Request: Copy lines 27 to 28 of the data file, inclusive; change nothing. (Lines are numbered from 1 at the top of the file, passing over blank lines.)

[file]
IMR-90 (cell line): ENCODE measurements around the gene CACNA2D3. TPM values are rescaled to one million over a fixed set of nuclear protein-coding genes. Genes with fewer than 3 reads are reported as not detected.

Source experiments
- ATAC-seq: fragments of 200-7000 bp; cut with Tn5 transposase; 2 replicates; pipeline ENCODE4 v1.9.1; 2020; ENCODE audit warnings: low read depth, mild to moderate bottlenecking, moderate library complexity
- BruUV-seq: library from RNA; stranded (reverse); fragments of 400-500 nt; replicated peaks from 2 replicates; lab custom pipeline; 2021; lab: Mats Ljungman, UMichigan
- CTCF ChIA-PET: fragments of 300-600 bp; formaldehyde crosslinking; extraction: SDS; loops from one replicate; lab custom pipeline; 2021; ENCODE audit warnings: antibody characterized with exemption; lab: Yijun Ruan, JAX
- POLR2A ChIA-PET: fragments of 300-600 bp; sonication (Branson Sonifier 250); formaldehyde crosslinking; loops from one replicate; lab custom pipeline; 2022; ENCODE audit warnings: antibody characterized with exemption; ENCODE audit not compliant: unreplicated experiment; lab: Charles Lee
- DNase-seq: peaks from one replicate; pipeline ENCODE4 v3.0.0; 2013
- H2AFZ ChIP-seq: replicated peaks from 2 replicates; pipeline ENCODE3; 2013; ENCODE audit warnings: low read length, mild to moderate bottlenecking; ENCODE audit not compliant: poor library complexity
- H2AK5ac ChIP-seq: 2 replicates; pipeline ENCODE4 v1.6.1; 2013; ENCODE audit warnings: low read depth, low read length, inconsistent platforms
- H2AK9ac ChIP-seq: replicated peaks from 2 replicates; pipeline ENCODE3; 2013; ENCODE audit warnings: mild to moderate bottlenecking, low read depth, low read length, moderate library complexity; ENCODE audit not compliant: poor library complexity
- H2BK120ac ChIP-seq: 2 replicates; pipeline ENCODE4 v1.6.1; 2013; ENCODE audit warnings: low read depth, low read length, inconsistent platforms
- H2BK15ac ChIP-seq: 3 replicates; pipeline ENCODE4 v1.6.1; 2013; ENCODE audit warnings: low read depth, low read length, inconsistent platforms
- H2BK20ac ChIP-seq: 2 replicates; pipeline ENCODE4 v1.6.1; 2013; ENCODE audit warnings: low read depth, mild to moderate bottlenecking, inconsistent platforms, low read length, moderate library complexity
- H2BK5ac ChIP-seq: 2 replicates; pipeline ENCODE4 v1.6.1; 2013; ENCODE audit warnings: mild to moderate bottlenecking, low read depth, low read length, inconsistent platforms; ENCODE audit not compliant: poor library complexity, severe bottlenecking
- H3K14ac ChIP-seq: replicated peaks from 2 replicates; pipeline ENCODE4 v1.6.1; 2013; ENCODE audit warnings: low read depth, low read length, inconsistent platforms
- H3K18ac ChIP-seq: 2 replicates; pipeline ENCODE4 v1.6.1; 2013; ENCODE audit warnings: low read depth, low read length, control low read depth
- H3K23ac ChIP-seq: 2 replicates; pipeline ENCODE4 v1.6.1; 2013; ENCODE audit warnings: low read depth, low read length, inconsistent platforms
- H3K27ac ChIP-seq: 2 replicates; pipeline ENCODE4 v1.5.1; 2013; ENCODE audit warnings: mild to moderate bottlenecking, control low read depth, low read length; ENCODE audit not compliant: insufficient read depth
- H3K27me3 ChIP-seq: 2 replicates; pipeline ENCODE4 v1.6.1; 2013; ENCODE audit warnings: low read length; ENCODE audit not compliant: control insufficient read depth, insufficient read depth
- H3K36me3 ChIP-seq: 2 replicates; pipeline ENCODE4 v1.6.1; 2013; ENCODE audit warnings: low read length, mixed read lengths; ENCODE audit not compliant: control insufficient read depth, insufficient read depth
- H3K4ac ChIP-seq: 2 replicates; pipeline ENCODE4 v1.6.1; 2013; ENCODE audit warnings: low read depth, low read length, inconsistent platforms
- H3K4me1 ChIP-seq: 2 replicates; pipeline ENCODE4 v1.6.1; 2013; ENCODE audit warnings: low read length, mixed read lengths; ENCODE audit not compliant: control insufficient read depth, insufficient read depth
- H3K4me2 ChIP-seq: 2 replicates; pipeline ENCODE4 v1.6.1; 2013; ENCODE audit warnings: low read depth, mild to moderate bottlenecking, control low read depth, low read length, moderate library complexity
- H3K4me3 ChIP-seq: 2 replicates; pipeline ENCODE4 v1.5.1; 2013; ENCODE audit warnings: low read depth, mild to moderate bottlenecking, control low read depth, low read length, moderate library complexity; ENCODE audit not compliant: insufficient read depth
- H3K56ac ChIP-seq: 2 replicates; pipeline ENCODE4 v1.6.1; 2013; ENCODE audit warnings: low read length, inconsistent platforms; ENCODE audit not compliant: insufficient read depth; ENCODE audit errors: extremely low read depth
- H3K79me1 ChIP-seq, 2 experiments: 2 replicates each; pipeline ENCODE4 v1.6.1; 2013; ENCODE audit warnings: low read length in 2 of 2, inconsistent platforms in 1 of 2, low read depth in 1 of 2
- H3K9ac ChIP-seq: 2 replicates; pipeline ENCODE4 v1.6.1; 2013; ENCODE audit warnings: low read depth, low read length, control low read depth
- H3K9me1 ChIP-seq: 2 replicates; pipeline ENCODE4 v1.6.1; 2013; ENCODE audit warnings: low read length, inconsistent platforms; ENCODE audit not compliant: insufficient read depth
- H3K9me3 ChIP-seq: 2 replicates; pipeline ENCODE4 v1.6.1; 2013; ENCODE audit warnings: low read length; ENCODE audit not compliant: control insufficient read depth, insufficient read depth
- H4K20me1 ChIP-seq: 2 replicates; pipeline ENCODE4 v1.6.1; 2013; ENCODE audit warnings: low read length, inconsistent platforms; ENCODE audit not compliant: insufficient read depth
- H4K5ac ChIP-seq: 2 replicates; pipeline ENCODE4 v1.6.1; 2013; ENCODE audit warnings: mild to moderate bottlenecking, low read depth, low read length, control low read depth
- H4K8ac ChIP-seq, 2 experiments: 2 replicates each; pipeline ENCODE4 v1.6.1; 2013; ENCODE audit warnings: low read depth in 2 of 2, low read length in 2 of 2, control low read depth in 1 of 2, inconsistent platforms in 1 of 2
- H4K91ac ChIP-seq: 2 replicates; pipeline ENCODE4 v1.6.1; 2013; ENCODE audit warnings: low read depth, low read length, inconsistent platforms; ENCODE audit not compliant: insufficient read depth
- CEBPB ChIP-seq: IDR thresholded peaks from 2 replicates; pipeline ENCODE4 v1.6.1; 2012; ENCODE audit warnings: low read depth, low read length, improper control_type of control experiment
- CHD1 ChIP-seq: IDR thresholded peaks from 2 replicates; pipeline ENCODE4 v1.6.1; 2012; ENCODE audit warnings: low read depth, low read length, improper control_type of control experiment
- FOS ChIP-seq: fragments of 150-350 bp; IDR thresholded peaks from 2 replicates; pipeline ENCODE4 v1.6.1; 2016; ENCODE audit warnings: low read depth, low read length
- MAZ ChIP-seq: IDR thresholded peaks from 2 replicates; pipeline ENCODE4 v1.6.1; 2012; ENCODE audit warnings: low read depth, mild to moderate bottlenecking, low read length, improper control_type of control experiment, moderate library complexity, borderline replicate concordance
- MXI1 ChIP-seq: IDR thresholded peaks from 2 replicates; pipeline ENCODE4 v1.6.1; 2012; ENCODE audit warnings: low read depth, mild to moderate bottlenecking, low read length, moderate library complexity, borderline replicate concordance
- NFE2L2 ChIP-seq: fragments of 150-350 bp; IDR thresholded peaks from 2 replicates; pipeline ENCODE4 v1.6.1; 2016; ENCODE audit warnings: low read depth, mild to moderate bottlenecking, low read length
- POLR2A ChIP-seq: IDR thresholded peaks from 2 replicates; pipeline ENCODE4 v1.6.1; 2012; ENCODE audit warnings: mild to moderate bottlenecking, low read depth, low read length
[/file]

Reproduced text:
- H3K9ac ChIP-seq: 2 replicates; pipeline ENCODE4 v1.6.1; 2013; ENCODE audit warnings: low read depth, low read length, control low read depth
- H3K9me1 ChIP-seq: 2 replicates; pipeline ENCODE4 v1.6.1; 2013; ENCODE audit warnings: low read length, inconsistent platforms; ENCODE audit not compliant: insufficient read depth